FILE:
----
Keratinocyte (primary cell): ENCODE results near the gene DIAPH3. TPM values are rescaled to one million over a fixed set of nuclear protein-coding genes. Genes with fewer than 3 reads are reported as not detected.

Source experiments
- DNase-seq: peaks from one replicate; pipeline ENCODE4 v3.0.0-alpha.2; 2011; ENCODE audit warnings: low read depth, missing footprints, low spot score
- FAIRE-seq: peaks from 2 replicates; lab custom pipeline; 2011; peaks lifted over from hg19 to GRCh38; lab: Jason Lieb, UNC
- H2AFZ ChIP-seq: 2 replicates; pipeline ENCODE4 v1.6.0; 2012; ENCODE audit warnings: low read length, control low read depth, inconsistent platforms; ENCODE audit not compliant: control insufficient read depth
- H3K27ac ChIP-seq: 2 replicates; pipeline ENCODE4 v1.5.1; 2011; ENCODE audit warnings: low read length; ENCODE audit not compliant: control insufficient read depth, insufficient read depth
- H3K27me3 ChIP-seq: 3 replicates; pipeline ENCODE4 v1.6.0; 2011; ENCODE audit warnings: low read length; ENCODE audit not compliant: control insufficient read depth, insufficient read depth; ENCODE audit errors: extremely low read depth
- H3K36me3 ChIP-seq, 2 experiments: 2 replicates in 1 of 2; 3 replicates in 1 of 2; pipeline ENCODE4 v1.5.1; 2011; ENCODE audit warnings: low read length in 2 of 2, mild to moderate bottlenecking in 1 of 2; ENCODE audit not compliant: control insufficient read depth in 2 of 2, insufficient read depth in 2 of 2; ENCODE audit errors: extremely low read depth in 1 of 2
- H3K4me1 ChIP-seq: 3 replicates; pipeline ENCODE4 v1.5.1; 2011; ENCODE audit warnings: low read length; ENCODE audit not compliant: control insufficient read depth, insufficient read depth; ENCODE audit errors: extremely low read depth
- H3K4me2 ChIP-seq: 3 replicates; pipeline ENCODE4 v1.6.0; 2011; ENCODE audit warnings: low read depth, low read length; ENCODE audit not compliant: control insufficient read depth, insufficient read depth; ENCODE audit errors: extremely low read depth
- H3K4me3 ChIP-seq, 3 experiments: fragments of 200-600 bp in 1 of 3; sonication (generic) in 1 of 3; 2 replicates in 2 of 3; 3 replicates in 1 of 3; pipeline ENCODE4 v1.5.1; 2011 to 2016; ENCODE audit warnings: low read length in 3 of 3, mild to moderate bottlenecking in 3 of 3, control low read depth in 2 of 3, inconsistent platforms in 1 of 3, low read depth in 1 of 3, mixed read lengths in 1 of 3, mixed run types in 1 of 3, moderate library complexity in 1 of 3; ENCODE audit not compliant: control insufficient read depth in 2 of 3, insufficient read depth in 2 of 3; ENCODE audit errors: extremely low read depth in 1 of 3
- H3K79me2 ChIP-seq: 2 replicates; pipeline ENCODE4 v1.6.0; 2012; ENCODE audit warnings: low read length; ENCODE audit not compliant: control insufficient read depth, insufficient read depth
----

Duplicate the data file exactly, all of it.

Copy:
Keratinocyte (primary cell): ENCODE results near the gene DIAPH3. TPM values are rescaled to one million over a fixed set of nuclear protein-coding genes. Genes with fewer than 3 reads are reported as not detected.

Source experiments
- DNase-seq: peaks from one replicate; pipeline ENCODE4 v3.0.0-alpha.2; 2011; ENCODE audit warnings: low read depth, missing footprints, low spot score
- FAIRE-seq: peaks from 2 replicates; lab custom pipeline; 2011; peaks lifted over from hg19 to GRCh38; lab: Jason Lieb, UNC
- H2AFZ ChIP-seq: 2 replicates; pipeline ENCODE4 v1.6.0; 2012; ENCODE audit warnings: low read length, control low read depth, inconsistent platforms; ENCODE audit not compliant: control insufficient read depth
- H3K27ac ChIP-seq: 2 replicates; pipeline ENCODE4 v1.5.1; 2011; ENCODE audit warnings: low read length; ENCODE audit not compliant: control insufficient read depth, insufficient read depth
- H3K27me3 ChIP-seq: 3 replicates; pipeline ENCODE4 v1.6.0; 2011; ENCODE audit warnings: low read length; ENCODE audit not compliant: control insufficient read depth, insufficient read depth; ENCODE audit errors: extremely low read depth
- H3K36me3 ChIP-seq, 2 experiments: 2 replicates in 1 of 2; 3 replicates in 1 of 2; pipeline ENCODE4 v1.5.1; 2011; ENCODE audit warnings: low read length in 2 of 2, mild to moderate bottlenecking in 1 of 2; ENCODE audit not compliant: control insufficient read depth in 2 of 2, insufficient read depth in 2 of 2; ENCODE audit errors: extremely low read depth in 1 of 2
- H3K4me1 ChIP-seq: 3 replicates; pipeline ENCODE4 v1.5.1; 2011; ENCODE audit warnings: low read length; ENCODE audit not compliant: control insufficient read depth, insufficient read depth; ENCODE audit errors: extremely low read depth
- H3K4me2 ChIP-seq: 3 replicates; pipeline ENCODE4 v1.6.0; 2011; ENCODE audit warnings: low read depth, low read length; ENCODE audit not compliant: control insufficient read depth, insufficient read depth; ENCODE audit errors: extremely low read depth
- H3K4me3 ChIP-seq, 3 experiments: fragments of 200-600 bp in 1 of 3; sonication (generic) in 1 of 3; 2 replicates in 2 of 3; 3 replicates in 1 of 3; pipeline ENCODE4 v1.5.1; 2011 to 2016; ENCODE audit warnings: low read length in 3 of 3, mild to moderate bottlenecking in 3 of 3, control low read depth in 2 of 3, inconsistent platforms in 1 of 3, low read depth in 1 of 3, mixed read lengths in 1 of 3, mixed run types in 1 of 3, moderate library complexity in 1 of 3; ENCODE audit not compliant: control insufficient read depth in 2 of 3, insufficient read depth in 2 of 3; ENCODE audit errors: extremely low read depth in 1 of 3
- H3K79me2 ChIP-seq: 2 replicates; pipeline ENCODE4 v1.6.0; 2012; ENCODE audit warnings: low read length; ENCODE audit not compliant: control insufficient read depth, insufficient read depth